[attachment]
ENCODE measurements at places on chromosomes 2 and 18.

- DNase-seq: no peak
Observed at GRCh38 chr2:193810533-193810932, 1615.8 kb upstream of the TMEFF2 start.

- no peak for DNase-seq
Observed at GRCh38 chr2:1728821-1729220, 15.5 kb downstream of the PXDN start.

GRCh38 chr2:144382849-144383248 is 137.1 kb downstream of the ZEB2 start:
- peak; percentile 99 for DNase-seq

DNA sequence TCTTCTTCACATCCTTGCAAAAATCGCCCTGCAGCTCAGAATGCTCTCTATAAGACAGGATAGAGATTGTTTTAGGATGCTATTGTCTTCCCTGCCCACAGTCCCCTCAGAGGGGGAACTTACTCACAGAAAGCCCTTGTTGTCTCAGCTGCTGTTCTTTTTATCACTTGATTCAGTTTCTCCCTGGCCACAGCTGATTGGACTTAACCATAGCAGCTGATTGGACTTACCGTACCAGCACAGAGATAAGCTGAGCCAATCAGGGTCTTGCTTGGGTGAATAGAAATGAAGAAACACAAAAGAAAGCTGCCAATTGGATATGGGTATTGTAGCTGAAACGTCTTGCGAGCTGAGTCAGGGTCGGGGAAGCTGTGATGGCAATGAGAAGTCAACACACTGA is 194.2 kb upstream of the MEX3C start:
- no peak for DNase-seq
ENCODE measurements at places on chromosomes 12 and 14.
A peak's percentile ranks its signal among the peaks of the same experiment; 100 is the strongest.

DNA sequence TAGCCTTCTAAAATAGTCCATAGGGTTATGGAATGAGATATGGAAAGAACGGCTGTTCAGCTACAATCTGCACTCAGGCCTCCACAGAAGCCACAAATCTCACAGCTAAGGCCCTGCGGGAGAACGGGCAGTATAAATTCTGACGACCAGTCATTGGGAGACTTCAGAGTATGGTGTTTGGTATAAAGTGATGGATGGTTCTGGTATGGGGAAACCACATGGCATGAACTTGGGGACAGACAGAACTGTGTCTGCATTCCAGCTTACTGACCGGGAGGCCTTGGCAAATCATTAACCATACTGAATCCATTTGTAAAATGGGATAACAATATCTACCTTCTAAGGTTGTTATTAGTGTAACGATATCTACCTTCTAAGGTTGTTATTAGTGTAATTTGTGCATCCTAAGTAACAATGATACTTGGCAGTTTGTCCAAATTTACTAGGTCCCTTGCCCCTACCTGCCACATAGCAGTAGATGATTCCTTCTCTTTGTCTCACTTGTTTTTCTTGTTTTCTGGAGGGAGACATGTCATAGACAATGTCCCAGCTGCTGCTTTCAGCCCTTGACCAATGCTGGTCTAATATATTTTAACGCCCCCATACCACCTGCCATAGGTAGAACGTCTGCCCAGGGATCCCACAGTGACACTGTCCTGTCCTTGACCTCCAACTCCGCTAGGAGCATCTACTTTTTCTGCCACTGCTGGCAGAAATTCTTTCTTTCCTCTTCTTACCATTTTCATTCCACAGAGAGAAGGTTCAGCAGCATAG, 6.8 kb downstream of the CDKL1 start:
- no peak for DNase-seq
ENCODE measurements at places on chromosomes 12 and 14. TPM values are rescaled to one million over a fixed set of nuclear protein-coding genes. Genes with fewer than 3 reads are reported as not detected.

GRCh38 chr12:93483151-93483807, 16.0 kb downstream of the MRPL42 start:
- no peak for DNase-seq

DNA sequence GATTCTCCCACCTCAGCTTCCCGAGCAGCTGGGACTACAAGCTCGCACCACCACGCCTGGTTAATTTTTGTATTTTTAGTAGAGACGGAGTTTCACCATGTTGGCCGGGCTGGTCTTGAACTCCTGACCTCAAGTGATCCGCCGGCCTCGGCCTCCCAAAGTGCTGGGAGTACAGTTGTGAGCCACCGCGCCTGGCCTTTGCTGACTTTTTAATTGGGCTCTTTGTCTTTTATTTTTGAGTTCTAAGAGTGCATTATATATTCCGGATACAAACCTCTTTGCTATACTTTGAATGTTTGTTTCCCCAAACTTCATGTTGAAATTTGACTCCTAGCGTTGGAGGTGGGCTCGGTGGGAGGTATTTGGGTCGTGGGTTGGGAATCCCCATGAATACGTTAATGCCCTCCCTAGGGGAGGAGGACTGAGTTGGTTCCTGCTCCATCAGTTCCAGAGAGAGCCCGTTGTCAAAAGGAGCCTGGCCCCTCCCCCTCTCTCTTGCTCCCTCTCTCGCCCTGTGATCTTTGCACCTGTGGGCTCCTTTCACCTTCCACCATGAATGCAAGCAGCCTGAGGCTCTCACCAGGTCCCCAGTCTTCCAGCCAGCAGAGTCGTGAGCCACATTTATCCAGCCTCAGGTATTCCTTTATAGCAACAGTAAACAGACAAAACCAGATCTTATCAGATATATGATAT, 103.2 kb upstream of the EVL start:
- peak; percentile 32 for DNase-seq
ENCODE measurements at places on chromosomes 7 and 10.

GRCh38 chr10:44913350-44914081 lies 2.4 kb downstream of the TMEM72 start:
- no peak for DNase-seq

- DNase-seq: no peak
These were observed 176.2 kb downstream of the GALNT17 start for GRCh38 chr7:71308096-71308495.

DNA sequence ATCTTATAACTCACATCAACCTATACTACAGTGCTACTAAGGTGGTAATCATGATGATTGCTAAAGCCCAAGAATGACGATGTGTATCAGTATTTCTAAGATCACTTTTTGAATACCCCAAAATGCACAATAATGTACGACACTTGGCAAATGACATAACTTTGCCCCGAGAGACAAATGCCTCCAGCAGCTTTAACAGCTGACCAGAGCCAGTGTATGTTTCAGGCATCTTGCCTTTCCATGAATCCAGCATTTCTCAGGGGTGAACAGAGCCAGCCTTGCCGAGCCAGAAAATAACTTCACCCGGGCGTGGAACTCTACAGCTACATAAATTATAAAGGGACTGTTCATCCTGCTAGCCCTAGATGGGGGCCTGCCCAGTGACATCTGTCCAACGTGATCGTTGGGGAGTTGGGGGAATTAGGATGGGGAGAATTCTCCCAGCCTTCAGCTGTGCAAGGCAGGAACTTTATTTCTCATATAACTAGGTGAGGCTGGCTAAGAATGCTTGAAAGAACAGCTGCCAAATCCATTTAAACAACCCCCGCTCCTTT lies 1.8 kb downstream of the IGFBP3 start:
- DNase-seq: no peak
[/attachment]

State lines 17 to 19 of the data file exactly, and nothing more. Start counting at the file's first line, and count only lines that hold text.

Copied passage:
DNA sequence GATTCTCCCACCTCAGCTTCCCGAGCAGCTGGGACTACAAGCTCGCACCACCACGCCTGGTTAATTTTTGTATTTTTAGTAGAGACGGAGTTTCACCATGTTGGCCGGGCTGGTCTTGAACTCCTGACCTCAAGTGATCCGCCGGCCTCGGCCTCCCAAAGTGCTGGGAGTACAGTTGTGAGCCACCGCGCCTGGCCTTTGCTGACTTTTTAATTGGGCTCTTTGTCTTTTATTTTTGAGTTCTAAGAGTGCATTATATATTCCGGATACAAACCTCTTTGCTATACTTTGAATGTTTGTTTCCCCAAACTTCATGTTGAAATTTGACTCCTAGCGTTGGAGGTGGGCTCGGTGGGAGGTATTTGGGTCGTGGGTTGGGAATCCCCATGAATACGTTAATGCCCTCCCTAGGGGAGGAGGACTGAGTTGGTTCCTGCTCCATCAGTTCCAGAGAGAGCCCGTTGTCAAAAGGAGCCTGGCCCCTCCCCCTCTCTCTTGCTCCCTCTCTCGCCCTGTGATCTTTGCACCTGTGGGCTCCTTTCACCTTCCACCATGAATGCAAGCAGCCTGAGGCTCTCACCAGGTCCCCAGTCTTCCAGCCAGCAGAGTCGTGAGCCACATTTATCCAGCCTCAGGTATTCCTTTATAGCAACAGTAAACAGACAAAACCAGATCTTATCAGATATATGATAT, 103.2 kb upstream of the EVL start:
- peak; percentile 32 for DNase-seq
ENCODE measurements at places on chromosomes 7 and 10.